Over the study period, reporting of stomach upset decreased in cruise passengers to both Egypt (31.8% in 2000 vs 13.8% in 2008, p<0.05, r2 = 0.7903) and Spain (4.6% in 2000 vs 1.8% in 2008, p<0.05, r2 = 0.7896). The reporting of stomach upset in land-based travellers to Spain also decreased, but to a lesser extent (5.9% in 2000 to 4.8% in 2008, p<0.05, r2 = 0.5266), whereas no significant decrease was observed in travellers on land-based holidays to Egypt. With the exception of 2001, the incidence of stomach upset in cruises departing from Spain peaked in winter months every year, with 3.3% of all cruise passengers to Spain travelling in the summer seasons reporting stomach upset compared with 3.9% in those travelling during winter (p<0.05, RR 0.8, CI 0.8–0.9). For cruises departing from Egypt, 31.8% of passengers reported stomach upset during summer months compared to 9.8% during winter months (p<0.05, RR 3.2 CI 3.1–3.4) (Figure 4).
The risk of stomach upset varied greatly within each country. In Spain, for hotels and cruise ships where more than 1,000 CSQs had been completed, 1.7 to 25.3% of travellers to a particular hotel/cruise reported stomach upset (median = 5%), compared with 3.7 to 41.3% for travellers to Egypt (median = 25.1%).
In the multivariable logistic regression model, travellers on land-based holidays were more likely to report stomach upset, and those travelling in the summer months and earlier in the study period were also at increased risk. However, the model was a poor fit for the data (Homer-Lemshow test: p<0.0005), suggesting that the risk of stomach upset was not fully explained by these variables.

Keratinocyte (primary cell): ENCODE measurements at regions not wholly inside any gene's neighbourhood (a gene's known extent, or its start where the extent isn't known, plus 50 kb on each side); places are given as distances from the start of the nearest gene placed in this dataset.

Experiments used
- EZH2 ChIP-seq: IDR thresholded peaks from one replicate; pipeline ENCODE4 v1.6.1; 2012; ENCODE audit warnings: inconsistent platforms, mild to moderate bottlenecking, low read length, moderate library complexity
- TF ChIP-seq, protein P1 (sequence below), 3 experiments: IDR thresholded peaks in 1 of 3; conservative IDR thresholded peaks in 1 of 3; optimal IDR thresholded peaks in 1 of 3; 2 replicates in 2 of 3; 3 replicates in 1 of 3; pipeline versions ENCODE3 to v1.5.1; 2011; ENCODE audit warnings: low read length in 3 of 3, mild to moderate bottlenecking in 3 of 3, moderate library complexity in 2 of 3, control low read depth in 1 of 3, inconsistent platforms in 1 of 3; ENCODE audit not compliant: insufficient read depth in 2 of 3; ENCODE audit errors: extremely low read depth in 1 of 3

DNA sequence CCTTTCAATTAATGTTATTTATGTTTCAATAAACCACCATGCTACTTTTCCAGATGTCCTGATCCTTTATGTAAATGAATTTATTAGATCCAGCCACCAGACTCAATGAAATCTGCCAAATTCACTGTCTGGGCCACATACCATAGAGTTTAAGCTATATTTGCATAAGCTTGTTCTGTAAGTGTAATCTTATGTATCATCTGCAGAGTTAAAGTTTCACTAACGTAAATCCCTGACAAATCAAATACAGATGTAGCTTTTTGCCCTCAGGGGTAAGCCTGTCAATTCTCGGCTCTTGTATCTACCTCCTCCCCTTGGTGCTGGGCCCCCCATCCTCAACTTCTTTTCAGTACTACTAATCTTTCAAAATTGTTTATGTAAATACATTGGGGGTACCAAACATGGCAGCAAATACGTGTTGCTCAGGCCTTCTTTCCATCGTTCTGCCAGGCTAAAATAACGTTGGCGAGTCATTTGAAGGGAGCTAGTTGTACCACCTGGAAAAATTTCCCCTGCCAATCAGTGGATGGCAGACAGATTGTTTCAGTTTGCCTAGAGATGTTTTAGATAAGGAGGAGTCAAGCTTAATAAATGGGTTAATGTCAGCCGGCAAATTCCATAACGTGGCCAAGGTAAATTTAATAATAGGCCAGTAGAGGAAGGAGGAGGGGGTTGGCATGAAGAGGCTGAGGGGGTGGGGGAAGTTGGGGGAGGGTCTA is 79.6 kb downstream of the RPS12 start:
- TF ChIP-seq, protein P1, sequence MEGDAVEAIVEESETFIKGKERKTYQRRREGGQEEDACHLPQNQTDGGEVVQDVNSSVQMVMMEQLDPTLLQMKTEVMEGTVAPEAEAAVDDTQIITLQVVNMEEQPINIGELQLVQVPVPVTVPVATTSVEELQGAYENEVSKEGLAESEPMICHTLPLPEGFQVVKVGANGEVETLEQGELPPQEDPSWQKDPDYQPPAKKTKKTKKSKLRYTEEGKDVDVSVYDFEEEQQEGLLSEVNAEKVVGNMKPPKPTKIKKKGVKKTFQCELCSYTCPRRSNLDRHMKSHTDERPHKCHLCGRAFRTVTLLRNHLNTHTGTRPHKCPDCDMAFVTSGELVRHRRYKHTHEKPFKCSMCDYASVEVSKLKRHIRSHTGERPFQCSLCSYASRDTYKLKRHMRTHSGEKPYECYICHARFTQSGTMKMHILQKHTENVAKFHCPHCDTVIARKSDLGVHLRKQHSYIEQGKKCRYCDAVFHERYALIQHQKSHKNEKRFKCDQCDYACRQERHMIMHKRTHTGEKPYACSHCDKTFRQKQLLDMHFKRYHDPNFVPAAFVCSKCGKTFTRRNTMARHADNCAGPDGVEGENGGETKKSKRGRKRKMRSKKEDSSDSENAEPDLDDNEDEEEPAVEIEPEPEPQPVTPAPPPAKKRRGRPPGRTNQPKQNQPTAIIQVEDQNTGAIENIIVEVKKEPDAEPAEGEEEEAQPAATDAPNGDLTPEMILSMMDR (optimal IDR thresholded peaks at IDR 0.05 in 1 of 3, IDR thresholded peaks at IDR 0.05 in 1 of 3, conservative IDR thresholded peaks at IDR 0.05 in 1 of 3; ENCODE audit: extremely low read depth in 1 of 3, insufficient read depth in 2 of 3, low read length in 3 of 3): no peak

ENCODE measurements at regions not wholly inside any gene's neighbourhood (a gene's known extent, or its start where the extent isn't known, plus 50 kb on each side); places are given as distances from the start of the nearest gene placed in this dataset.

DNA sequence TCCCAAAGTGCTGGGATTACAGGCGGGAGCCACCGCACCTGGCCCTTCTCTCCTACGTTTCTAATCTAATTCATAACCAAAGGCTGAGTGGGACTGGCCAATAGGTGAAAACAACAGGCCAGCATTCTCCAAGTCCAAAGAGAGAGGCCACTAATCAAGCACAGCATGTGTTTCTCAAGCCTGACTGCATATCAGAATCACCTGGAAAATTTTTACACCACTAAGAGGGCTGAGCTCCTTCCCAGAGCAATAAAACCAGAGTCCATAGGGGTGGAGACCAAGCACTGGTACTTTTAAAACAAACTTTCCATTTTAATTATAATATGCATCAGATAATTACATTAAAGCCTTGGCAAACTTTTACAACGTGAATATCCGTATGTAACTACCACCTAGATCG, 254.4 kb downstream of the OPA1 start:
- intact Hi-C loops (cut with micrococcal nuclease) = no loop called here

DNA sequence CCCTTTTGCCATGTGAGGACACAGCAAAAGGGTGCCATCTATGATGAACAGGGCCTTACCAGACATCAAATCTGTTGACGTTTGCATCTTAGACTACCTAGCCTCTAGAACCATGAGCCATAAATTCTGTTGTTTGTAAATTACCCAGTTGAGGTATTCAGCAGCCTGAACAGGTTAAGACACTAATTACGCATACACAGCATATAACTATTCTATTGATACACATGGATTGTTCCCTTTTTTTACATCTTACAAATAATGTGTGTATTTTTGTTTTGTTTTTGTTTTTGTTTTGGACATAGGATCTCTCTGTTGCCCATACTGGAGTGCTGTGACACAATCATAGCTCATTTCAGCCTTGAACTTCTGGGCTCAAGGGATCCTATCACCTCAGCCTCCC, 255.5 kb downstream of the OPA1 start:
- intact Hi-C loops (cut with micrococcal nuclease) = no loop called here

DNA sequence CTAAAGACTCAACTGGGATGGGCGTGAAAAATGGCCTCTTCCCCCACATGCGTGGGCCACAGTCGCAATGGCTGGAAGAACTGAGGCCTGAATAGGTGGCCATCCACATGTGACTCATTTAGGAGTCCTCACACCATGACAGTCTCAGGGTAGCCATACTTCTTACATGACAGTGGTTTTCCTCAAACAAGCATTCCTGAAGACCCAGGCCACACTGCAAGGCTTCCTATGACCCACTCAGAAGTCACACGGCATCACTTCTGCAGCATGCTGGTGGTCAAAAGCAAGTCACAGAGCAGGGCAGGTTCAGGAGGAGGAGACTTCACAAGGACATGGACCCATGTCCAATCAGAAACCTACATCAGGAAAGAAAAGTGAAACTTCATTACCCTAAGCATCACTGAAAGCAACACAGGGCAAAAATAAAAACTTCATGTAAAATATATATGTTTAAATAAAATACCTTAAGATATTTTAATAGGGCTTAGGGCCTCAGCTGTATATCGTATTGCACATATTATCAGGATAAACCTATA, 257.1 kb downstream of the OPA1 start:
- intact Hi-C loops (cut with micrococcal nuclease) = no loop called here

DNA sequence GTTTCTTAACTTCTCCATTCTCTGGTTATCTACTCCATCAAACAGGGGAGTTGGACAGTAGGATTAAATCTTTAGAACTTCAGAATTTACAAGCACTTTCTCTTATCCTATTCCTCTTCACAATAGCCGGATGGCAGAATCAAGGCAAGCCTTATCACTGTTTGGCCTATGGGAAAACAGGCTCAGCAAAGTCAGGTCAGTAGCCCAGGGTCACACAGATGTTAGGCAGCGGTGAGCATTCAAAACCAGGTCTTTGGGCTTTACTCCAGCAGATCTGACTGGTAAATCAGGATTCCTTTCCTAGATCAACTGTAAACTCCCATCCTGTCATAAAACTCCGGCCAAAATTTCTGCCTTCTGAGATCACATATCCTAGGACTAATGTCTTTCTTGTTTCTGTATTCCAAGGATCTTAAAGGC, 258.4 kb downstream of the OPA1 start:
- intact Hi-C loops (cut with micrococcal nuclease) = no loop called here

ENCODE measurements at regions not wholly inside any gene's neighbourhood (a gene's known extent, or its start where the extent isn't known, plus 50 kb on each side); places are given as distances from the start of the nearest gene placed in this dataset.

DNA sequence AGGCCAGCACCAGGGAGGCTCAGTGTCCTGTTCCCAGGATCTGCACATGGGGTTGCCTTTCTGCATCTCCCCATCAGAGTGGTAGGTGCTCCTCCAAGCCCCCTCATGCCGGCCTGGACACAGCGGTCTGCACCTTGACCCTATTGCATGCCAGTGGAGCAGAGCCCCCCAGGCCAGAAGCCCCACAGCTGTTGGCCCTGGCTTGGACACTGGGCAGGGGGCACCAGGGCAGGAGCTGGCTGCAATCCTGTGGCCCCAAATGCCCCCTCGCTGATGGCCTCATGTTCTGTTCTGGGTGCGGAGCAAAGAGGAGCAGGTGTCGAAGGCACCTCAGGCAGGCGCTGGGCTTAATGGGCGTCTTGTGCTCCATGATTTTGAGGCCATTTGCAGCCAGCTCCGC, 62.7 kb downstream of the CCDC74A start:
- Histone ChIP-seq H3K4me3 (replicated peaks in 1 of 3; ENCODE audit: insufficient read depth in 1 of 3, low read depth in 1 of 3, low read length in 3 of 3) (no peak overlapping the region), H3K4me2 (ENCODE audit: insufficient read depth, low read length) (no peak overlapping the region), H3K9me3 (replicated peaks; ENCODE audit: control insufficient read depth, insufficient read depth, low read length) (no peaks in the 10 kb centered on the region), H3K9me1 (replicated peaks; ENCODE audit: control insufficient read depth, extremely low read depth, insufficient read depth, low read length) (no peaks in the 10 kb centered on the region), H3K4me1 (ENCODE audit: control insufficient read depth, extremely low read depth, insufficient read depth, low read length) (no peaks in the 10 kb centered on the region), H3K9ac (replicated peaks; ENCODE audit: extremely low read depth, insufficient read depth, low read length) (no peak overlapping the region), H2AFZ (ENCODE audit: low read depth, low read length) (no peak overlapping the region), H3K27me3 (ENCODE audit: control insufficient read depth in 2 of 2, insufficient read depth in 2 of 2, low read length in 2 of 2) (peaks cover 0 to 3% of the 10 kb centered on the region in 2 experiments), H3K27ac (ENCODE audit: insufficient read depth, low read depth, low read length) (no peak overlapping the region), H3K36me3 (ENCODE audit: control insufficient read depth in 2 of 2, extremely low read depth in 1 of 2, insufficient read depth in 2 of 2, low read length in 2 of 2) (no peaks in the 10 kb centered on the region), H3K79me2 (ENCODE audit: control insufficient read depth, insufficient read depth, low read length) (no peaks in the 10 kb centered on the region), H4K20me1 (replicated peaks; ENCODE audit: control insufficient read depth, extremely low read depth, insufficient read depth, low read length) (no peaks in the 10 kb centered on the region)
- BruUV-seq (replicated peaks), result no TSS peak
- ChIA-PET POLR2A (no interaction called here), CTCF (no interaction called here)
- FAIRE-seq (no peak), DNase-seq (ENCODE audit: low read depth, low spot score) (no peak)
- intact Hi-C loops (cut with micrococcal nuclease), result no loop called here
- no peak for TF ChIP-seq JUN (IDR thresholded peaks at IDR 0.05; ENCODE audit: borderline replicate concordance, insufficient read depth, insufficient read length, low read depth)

This is a large study of self-reported travel-related stomach upset, but as with any such study, it cannot be assumed that illness directly relates to rates of laboratory diagnosed infection, and in addition some misclassifications may have occurred. For travellers on cruise-based holidays, travellers may have misclassified stomach upset (including norovirus infection) and sea-sickness. However, sea sickness is generally short lived, and therefore the time aspect of the definition of stomach upset (>24 hours) should remove some of this misclassification. Because stomach upset is a colloquial term suggesting nausea and epigastric pain there is a question of whether people will report diarrhoea and vomiting as an upset stomach. The view we took was that amongst people in the UK returning from holiday the box would most likely be ticked for upset stomach in most passengers who had experienced diarrhoea and/or vomiting. There could also be misclassification through stomach upset recorded by passengers including dyspepsia in addition to diarrhoea and vomiting. There is no record of the percentage of passengers completing the survey, and because CSQ completion was voluntary there could be biases related to who completes such forms. The CSQ data will probably under-ascertain illness because many people will only develop symptoms after the return flight. However, despite these caveats and limitations previous evidence suggests that the analysis of this data is useful and informative  and the CSQ data provide records of over six million questionnaires completed by individual travellers over a nine-year period. An additional area that may cause inaccuracy is that cruise holidays may be shorter than land-based holidays. While it would have been nice to estimate the incidence of stomach upset per day of the holiday the data did not allow this to be done in a way that accurately reflected risk.